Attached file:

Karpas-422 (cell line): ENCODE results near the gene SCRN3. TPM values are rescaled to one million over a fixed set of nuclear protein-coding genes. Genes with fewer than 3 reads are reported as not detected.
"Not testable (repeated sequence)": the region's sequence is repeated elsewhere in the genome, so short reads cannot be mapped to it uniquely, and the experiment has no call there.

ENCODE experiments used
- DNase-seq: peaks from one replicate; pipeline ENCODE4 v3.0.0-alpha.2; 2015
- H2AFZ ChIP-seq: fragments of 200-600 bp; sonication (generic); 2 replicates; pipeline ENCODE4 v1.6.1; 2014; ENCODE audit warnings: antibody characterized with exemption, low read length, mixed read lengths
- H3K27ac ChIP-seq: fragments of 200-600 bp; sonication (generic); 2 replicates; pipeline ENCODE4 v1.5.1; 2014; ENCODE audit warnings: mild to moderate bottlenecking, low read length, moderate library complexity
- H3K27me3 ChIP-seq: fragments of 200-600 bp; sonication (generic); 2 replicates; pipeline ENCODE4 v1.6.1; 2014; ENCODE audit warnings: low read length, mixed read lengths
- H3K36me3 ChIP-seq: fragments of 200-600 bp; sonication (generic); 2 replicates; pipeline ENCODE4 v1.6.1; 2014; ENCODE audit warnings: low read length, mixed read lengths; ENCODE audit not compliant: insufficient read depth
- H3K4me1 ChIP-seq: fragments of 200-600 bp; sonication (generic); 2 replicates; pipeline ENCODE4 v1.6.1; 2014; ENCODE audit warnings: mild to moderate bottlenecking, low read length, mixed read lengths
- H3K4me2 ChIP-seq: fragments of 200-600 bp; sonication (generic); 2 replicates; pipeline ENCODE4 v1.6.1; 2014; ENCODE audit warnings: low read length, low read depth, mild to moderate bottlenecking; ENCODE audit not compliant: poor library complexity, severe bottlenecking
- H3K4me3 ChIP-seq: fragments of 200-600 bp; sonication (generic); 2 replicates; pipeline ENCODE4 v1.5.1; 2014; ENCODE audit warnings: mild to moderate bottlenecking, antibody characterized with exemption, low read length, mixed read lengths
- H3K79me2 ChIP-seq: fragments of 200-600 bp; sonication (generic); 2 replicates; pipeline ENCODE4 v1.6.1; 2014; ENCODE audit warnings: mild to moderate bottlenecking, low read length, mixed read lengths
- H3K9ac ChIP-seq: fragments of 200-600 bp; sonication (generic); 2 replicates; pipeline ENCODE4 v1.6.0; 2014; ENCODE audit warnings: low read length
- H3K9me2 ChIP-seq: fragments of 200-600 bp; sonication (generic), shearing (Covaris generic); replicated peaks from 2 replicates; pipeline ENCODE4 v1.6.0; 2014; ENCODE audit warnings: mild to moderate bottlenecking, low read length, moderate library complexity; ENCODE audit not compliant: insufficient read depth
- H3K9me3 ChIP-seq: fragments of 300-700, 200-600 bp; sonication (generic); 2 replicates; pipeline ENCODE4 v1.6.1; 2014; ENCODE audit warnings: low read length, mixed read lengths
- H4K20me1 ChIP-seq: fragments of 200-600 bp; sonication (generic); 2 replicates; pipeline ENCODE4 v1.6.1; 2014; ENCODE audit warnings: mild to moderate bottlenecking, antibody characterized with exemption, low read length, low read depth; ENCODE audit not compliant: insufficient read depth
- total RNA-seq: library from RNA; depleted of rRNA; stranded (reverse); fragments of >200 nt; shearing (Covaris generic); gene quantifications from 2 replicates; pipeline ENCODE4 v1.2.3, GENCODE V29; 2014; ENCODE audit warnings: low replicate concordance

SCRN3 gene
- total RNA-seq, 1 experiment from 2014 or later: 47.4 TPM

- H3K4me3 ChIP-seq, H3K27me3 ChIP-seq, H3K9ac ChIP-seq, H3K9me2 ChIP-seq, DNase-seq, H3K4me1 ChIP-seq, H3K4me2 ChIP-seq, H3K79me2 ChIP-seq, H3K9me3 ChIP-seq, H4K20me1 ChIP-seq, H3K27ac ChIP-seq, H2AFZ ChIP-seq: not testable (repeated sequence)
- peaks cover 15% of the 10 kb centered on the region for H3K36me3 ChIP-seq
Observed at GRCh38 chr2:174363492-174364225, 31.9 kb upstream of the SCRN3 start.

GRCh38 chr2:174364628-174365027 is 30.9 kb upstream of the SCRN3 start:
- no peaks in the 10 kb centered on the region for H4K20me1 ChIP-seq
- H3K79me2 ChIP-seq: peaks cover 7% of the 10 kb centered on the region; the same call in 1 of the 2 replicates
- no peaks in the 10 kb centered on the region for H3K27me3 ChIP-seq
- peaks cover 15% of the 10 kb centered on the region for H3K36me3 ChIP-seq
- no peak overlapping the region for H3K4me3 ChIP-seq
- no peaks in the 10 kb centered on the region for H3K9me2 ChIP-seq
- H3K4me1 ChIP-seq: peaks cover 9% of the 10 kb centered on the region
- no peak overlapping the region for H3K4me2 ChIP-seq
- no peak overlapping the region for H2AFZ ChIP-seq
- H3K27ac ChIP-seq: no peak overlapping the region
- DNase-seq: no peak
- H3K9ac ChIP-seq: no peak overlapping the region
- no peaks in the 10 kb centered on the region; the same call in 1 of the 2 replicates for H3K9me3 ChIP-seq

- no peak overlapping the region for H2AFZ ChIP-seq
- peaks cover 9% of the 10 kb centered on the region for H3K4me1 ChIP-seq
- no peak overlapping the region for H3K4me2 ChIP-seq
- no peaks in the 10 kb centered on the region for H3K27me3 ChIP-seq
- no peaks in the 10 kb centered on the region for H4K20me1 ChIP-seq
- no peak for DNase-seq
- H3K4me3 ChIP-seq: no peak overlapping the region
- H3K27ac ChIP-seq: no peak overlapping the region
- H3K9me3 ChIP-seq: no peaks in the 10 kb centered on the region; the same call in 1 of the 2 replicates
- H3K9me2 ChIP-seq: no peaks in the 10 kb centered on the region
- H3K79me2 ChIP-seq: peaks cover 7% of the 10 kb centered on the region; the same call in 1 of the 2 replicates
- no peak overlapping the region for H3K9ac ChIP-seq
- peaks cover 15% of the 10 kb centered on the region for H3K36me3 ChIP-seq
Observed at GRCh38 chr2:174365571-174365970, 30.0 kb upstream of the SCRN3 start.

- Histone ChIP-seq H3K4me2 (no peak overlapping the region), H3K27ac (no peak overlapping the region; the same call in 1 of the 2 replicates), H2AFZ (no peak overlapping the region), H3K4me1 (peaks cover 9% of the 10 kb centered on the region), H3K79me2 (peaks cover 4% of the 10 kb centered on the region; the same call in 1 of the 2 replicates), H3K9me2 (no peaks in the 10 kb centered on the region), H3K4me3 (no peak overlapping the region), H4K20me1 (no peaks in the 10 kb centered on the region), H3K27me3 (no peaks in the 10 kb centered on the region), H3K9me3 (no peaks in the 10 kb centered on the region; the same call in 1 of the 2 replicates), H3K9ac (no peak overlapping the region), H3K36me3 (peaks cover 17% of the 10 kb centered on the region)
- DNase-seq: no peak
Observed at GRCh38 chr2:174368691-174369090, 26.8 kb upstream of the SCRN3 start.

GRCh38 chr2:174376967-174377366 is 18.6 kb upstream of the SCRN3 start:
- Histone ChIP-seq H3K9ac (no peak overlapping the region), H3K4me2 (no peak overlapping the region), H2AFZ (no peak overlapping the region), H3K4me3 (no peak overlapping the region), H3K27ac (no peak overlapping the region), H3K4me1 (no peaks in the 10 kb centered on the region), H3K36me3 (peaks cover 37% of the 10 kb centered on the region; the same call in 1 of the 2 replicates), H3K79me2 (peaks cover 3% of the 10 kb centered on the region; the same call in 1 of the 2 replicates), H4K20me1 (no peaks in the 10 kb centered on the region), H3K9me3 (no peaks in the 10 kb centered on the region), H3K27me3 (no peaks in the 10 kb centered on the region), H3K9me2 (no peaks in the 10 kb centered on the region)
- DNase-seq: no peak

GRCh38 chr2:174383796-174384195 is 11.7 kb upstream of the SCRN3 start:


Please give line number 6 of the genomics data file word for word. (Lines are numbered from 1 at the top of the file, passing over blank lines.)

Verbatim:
- H3K27ac ChIP-seq: fragments of 200-600 bp; sonication (generic); 2 replicates; pipeline ENCODE4 v1.5.1; 2014; ENCODE audit warnings: mild to moderate bottlenecking, low read length, moderate library complexity